and this is reflected in its web presence. So the
best way to build the ranking is combining a group
of indicators that measures these different aspects.
Almind & Ingwersen proposed the first Web indicator,
Web Impact Factor (WIF), based on link analysis that
combines the number of external inlinks and the number
of pages of the website, a ratio of 1:1 between visibility
and size. This ratio is used for the ranking but adding
two new indicators to the size component: Number of
documents, measured from the number of rich files
in a web domain, and number of publications being
collected by Google Scholar database. As it has been
already commented, the four indicators were obtained
from the quantitative results provided by the main
search engines as follows:
Size (S). Number
of pages recovered from four engines: Google, Yahoo,
Live Search and Exalead. For each engine, results
are log-normalised to 1 for the highest value. Then
for each domain, maximum and minimum results are
excluded and every institution is assigned a rank
according to the combined sum.
Visibility (V). The total number
of unique external links received (inlinks) by a
site can be only confidently obtained from Yahoo
Search. Results are log-normalised to 1 for the highest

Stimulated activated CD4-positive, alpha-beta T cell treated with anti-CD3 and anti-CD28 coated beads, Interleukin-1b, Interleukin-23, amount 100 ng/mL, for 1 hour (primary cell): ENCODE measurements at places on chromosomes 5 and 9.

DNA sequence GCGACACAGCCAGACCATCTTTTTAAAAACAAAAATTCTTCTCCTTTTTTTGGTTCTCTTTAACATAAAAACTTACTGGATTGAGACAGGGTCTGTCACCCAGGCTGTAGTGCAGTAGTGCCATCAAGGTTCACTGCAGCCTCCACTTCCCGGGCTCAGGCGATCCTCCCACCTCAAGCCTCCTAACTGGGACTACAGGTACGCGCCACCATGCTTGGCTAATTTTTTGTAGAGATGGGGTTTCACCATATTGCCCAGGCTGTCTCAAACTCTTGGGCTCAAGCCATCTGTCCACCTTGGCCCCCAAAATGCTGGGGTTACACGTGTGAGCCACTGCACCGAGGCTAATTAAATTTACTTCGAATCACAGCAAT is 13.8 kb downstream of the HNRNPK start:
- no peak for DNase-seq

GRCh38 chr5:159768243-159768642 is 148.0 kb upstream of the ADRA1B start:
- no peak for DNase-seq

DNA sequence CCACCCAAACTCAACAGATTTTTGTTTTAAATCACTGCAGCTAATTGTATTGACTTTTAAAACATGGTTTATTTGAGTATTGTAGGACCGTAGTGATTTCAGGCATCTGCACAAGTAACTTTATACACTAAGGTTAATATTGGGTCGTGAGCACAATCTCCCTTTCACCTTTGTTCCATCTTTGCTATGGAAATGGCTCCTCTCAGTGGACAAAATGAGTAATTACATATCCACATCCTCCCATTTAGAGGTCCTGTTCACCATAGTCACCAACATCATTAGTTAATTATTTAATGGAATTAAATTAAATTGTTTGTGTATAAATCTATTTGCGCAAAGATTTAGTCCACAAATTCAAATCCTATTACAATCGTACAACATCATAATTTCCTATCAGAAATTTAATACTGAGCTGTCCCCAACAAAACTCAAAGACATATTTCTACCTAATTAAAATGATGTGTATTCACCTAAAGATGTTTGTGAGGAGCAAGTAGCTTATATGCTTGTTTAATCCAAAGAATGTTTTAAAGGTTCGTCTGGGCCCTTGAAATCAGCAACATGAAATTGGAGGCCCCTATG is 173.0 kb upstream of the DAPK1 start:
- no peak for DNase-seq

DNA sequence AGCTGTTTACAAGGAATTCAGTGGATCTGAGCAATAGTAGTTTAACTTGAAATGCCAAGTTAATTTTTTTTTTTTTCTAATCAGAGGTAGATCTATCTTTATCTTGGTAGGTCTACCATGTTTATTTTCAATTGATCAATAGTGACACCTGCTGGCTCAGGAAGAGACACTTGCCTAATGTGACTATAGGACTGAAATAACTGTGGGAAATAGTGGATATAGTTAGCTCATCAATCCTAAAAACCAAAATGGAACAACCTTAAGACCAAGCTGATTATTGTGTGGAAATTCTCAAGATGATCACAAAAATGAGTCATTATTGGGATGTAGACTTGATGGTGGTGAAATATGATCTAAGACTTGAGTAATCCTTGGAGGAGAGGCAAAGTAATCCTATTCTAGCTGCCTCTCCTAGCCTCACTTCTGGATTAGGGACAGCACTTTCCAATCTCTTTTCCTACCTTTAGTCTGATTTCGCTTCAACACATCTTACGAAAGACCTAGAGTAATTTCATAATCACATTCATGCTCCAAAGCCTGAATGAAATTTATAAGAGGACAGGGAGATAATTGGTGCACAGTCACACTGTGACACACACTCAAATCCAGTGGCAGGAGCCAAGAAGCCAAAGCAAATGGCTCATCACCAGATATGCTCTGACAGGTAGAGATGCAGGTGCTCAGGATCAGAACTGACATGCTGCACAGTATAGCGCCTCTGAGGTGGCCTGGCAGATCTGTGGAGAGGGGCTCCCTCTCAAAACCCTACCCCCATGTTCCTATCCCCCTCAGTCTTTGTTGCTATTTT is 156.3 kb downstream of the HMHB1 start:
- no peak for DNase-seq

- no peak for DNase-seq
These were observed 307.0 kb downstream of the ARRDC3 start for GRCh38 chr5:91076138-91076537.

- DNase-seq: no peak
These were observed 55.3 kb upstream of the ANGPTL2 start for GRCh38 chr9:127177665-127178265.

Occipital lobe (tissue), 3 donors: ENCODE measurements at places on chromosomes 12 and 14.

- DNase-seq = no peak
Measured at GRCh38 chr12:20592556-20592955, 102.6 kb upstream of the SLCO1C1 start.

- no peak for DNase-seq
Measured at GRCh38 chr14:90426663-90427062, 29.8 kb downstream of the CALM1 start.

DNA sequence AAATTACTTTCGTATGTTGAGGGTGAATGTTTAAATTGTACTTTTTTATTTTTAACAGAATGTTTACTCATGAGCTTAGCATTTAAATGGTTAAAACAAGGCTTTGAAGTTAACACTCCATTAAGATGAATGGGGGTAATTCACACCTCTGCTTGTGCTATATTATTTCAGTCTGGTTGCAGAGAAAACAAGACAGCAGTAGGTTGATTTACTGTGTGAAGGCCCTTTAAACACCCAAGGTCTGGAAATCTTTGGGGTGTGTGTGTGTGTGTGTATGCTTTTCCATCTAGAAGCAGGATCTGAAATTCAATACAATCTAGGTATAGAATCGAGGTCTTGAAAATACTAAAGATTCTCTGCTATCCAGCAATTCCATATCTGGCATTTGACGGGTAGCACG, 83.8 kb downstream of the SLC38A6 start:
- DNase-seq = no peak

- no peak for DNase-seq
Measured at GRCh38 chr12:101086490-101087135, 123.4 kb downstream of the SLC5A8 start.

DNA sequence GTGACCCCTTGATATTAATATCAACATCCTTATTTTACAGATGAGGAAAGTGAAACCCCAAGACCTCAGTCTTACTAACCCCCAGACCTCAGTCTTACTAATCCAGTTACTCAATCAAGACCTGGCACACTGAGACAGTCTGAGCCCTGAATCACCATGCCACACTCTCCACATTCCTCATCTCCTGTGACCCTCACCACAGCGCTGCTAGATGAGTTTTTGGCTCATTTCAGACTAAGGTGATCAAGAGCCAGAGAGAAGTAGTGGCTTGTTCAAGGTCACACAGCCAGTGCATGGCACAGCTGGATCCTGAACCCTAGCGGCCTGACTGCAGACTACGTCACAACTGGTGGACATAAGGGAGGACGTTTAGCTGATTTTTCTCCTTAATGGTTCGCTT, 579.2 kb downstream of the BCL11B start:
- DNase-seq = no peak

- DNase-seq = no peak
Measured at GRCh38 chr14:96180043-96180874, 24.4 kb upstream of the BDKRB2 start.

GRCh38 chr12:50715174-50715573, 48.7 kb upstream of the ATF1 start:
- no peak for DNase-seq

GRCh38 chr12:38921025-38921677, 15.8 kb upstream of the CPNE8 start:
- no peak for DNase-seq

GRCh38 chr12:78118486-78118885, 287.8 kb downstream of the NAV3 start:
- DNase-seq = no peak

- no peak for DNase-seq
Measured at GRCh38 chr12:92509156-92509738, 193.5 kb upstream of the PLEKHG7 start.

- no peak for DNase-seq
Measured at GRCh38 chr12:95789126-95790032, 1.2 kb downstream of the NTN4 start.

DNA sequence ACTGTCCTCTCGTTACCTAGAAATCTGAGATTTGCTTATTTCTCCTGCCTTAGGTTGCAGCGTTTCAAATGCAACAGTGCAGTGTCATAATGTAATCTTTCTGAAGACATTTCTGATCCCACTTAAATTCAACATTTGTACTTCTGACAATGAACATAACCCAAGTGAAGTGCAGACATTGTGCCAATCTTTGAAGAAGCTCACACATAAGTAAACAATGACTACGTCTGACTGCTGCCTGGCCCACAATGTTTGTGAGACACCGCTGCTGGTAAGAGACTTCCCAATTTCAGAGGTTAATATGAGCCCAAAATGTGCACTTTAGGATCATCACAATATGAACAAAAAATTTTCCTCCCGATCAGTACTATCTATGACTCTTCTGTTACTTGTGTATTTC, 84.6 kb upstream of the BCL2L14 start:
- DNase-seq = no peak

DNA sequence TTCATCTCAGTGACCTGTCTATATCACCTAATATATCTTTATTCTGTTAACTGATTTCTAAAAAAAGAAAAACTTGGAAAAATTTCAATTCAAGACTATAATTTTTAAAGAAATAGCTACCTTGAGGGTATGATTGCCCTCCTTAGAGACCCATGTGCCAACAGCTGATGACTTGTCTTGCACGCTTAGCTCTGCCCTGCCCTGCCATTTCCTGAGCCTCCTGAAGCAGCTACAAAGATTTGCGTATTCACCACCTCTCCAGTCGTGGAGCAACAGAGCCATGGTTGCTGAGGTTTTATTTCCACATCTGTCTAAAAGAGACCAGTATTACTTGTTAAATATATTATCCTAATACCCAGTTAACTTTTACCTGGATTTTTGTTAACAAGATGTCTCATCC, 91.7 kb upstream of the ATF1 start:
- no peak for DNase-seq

value and then combined to generate the rank.
Rich Files (R). After evaluation
of their relevance to academic and publication activities
and considering the volume of the different file
formats, the following were selected: Adobe Acrobat
(.pdf), Adobe PostScript (.ps),
Microsoft Word (.doc) and Microsoft Powerpoint
(.ppt). These data were extracted using
Google and merging the results for each filetype
after log-normalising in the same way as described
Scholar (Sc). Google Scholar provides
the number of papers and citations for each academic
domain. These results from the Scholar database
represent papers, reports and other academic items.
The four ranks were combined according
to a formula where each one has a different weight:
7. Relevance and validity of
the indicators. The choice of the indicators
was done according to several criteria (see note),
some of them trying to catch quality and academic
and institutional strengths but others intending to
promote web publication and Open Access initiatives.
The inclusion of the total number of pages is based